Facing the most difficult fiscal crisis in a generation, Gov. David Paterson delivered a grim but hopeful message to New Yorkers.
"Let me come straight to the point – the state of our state is perilous," Paterson said, noting an estimated 225,000 New Yorkers will be laid off by time this recession has run its course. "This is a time for action, a time for courage, a time for hope ... These problems may last for many more months or even years. But we can solve them and, with courage, we can craft a brighter, smarter future for New York."
In his first State of the State address, Paterson reiterated the state's dire financial outlook already outlined in the Executive Budget proposal he released in December.
While acknowledging the state faces several challenges, NYSUT President Dick Iannuzzi urged state leaders not to balance the budget on the backs of students and working families.
"We agree with the governor that the road ahead will be difficult, but how New York recovers from this crisis depends on the route it chooses," said Iannuzzi. "Maintaining New York's investment in public education - at a time when schools are making progress ending the achievement gap and families are increasingly turning to SUNY, CUNY and community colleges for education and training - is the best way to get the state's economy moving forward again."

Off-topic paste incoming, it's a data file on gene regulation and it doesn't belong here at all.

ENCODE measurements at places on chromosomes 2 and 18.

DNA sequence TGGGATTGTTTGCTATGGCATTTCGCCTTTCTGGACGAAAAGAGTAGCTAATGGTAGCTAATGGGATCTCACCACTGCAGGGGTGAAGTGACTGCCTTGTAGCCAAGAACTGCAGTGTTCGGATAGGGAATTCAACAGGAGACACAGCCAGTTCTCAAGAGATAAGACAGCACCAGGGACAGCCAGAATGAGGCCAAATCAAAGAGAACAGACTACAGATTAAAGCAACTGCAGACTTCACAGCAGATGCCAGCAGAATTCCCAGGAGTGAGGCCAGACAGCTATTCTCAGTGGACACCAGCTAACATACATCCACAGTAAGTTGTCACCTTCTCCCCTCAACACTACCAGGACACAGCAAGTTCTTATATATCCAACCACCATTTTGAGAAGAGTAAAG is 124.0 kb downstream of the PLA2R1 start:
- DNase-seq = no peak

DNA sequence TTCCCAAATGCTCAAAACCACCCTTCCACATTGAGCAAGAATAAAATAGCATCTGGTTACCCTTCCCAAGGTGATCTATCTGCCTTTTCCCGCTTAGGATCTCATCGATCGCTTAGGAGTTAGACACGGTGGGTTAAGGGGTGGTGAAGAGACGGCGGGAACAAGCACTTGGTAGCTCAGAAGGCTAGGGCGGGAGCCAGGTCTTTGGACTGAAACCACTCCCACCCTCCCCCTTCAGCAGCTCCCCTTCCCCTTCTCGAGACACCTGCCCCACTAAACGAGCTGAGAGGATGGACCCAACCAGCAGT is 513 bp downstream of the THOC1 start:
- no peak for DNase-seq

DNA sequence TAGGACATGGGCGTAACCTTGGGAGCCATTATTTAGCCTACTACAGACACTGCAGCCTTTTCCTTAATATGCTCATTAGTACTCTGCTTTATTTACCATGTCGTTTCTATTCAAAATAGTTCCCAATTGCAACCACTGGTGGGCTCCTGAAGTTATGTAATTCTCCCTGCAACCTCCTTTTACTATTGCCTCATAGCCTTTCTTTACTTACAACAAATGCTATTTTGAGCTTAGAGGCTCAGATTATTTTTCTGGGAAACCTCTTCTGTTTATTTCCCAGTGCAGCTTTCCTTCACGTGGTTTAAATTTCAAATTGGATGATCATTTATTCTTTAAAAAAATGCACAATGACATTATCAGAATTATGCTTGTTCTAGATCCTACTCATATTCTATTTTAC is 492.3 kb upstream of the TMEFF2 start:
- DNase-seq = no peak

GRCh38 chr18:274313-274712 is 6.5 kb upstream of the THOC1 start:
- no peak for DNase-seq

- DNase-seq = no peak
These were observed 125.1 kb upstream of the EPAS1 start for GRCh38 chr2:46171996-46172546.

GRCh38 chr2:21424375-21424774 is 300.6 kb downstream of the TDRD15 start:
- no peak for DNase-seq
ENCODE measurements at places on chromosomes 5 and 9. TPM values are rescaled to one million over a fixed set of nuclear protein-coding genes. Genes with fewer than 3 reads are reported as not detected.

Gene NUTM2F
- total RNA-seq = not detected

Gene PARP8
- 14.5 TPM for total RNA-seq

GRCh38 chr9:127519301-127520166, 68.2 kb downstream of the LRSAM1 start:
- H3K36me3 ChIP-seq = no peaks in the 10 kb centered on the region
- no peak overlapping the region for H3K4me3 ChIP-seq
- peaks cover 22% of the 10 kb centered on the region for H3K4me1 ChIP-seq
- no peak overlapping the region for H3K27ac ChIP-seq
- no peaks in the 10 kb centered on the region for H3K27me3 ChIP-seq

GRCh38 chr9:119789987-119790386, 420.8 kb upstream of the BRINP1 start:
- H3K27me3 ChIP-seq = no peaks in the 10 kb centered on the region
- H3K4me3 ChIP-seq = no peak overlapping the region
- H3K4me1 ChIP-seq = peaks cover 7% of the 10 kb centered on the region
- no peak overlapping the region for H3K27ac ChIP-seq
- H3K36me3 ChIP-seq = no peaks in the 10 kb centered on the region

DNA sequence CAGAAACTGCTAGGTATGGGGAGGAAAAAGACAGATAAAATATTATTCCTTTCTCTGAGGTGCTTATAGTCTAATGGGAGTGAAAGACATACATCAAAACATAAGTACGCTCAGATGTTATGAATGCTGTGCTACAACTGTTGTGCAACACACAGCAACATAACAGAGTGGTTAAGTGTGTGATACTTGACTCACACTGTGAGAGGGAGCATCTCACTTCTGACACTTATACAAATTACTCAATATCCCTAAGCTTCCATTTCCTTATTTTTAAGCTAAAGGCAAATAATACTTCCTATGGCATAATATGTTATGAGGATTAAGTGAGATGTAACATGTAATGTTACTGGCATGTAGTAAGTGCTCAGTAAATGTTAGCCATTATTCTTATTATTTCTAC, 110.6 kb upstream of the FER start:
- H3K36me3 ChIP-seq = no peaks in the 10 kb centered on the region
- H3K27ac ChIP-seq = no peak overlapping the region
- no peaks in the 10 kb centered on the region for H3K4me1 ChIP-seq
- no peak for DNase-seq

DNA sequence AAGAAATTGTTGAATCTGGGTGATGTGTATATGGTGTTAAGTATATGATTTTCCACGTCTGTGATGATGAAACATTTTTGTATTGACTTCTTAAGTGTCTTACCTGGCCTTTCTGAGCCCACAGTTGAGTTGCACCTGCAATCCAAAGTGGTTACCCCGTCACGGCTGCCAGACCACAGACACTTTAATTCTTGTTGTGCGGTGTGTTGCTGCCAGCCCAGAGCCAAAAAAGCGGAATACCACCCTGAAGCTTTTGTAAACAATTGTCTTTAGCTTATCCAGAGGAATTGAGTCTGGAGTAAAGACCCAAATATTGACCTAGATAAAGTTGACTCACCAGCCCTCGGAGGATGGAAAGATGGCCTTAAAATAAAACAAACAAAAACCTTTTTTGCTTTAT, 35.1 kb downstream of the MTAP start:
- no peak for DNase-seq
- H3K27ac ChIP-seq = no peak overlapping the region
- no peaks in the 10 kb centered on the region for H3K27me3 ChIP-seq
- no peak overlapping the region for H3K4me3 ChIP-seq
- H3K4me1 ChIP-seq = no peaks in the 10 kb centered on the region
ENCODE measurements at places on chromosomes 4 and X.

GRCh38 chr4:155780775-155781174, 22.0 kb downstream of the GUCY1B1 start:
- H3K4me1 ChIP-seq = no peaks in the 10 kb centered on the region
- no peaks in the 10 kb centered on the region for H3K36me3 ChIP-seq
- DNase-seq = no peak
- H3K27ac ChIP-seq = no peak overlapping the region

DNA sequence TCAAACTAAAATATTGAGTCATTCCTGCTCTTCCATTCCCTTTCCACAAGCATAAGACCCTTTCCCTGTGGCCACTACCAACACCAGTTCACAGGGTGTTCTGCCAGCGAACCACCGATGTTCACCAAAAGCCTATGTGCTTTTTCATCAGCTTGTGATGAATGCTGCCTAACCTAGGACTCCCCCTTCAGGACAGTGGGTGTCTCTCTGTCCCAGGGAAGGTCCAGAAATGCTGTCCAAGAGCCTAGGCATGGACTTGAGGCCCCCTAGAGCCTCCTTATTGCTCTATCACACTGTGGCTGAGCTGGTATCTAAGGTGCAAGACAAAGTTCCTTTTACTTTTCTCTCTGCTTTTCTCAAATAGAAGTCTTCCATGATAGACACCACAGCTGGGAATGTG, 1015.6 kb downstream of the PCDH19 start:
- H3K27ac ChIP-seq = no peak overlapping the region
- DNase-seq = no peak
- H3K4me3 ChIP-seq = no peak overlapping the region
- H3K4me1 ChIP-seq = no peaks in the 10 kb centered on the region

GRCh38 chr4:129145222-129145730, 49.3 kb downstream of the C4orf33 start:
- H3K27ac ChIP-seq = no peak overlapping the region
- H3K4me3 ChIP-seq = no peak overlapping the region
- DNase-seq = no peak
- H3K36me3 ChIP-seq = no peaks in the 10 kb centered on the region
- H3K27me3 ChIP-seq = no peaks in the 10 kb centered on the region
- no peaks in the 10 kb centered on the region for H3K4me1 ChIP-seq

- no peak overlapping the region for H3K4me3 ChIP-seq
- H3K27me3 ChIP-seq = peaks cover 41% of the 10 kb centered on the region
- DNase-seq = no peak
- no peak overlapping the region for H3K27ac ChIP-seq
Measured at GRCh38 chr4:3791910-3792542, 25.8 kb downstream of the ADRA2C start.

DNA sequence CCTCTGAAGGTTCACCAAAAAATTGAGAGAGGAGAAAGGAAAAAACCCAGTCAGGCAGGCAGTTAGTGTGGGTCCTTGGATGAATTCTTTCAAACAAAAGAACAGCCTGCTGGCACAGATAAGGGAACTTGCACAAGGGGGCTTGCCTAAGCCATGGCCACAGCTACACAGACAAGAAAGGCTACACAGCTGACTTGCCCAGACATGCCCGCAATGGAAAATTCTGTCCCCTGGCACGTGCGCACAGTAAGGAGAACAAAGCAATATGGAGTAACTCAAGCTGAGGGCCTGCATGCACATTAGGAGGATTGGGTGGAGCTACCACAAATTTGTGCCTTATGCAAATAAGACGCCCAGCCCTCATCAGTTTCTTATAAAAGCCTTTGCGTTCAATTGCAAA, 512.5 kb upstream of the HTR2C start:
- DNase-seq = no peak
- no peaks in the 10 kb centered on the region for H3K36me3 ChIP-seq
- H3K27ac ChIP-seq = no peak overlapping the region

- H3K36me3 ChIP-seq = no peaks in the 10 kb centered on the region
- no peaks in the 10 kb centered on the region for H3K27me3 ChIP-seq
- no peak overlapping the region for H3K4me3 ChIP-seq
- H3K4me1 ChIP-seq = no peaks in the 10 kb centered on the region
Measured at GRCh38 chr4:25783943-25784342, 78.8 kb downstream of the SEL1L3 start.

One consideration, Iannuzzi and NYSUT Executive Vice President Alan Lubin noted, must be asking the state's wealthiest citizens to pay their fair share. "Asking the most affluent New Yorkers to pay a slightly higher personal income tax would enable the state to better maintain its commitment to education and health care," Lubin said.
Paterson focused much of his address on meeting the health care needs of New Yorkers, including expanding health insurance coverage and addressing the childhood obesity epidemic. Preparing students for college is only half the battle, Paterson said, noting lawmakers must do more to assure all students have access to affordable higher education. The governor reiterated his support for a property tax cap. Paterson also announced an ambitious "45 by 15" clean energy initiative which calls for the state to meet 45 percent of its electricity needs through improved energy efficiency and clean renewable energy by the year 2015.
"Today, New York State is faced with difficult decisions ... We face a series of savage fiscal choices and are confronted with the worst budget deficit in the history of our state," Paterson said. "Our government must now do what New York families have been doing for years – make painful choices about what we can and cannot afford. ... We must sacrifice what we want today so that we can pay for what we need tomorrow. But this must be a shared sacrifice – we must all share the pain. And we should always keep our eyes on our brighter future."